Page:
Technion uses 'sleeping' PCs to speed gene mapping

The gene-mapping system provides results dozens of times faster than previous programs.

June 6, 2006 10:18
1 minute read.
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technion 88. (photo credit: )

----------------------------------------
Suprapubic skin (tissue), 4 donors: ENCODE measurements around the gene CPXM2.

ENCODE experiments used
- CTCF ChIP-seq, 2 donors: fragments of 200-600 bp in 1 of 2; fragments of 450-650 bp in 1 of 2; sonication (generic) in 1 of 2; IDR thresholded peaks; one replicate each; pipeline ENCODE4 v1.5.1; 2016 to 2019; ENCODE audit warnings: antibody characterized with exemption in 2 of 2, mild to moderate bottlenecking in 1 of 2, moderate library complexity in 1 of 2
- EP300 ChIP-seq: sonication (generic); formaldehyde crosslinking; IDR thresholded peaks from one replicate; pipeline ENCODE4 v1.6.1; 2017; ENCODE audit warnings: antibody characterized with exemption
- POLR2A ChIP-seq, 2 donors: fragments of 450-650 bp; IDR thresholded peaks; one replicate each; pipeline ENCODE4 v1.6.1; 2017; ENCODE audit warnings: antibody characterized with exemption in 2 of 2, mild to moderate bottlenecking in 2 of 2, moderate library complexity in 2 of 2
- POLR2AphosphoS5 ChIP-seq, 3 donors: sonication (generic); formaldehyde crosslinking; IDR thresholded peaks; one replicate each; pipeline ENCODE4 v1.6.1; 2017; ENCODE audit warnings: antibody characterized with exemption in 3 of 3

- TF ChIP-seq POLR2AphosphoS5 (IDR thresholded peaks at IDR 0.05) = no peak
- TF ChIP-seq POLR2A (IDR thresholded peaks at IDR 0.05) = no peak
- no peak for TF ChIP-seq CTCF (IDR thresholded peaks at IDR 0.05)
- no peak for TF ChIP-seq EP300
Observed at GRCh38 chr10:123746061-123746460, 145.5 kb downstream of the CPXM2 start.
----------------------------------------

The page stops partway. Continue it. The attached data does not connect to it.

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Using the downtime of more than 3,000 linked computers, researchers at the Technion-Israel Institute of Technology in Haifa have developed a free, on-line system designed to help unravel the mysteries of genetic diseases. The gene-mapping system provides results dozens of times faster than previous programs, providing a fast-forward button in the quest to develop treatments for inherited diseases. The US National Institutes of Health, Harvard Medical School and scientists in France, Canada, Spain, India and Israel have already utilized the system. The findings are reported in the June issue of the American Journal of Human Genetics. Dubbed Superlink-Online, the system reduces the time-consuming process of identifying the exact location of a disease gene in affected families' genomes - a crucial step in developing effective treatments. "Superlink-Online makes feasible some computations that were not previously possible," said Dr. Alejandro Sch ffer, staff scientist at the US National Institutes of Health's Bethesda, Maryland-based National Center for Biotechnology Information. Technion computer science Prof. Dan Geiger and Dr. Ma'ayan Fishelson, who was studying for her doctorate at the time, began developing the system five years. Now, Superlink-Online is running in parallel on 200 computers at the Technion and 3,000 at the University of Wisconsin-Madison. The system can be accessed freely as a password-protected service via the Internet, and the output is combined as if it came from a single computer. "Over the last half year, dozens of geneticists around the world have used Superlink-Online, and thousands of runs - totaling 70 computer years - have been recorded," said Prof. Assaf Schuster, head of the Technion's distributed systems laboratory, which developed the computational infrastructure. Technion doctoral student Mark Silberstein, the system's current developer, said its already formidable power - it recently completed in seven hours of computation what would have taken a full year on a single computer - will be increased dramatically in the near future when it is connected to thousands of additional computers using EGEE, a large European network.

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